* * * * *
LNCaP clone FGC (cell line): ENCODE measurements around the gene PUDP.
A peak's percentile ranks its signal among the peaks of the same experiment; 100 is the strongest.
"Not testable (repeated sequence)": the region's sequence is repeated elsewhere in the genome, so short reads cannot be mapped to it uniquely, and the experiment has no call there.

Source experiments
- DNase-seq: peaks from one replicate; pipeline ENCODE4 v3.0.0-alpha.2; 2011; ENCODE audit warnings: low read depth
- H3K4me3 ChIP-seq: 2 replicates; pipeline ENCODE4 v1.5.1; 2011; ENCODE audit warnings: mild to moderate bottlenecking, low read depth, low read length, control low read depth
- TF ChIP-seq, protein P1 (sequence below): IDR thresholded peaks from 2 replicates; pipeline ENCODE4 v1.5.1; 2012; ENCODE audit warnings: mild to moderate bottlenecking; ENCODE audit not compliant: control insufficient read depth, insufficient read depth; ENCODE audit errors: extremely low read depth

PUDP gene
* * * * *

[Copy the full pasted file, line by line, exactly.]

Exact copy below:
LNCaP clone FGC (cell line): ENCODE measurements around the gene PUDP.
A peak's percentile ranks its signal among the peaks of the same experiment; 100 is the strongest.
"Not testable (repeated sequence)": the region's sequence is repeated elsewhere in the genome, so short reads cannot be mapped to it uniquely, and the experiment has no call there.

Source experiments
- DNase-seq: peaks from one replicate; pipeline ENCODE4 v3.0.0-alpha.2; 2011; ENCODE audit warnings: low read depth
- H3K4me3 ChIP-seq: 2 replicates; pipeline ENCODE4 v1.5.1; 2011; ENCODE audit warnings: mild to moderate bottlenecking, low read depth, low read length, control low read depth
- TF ChIP-seq, protein P1 (sequence below): IDR thresholded peaks from 2 replicates; pipeline ENCODE4 v1.5.1; 2012; ENCODE audit warnings: mild to moderate bottlenecking; ENCODE audit not compliant: control insufficient read depth, insufficient read depth; ENCODE audit errors: extremely low read depth

PUDP gene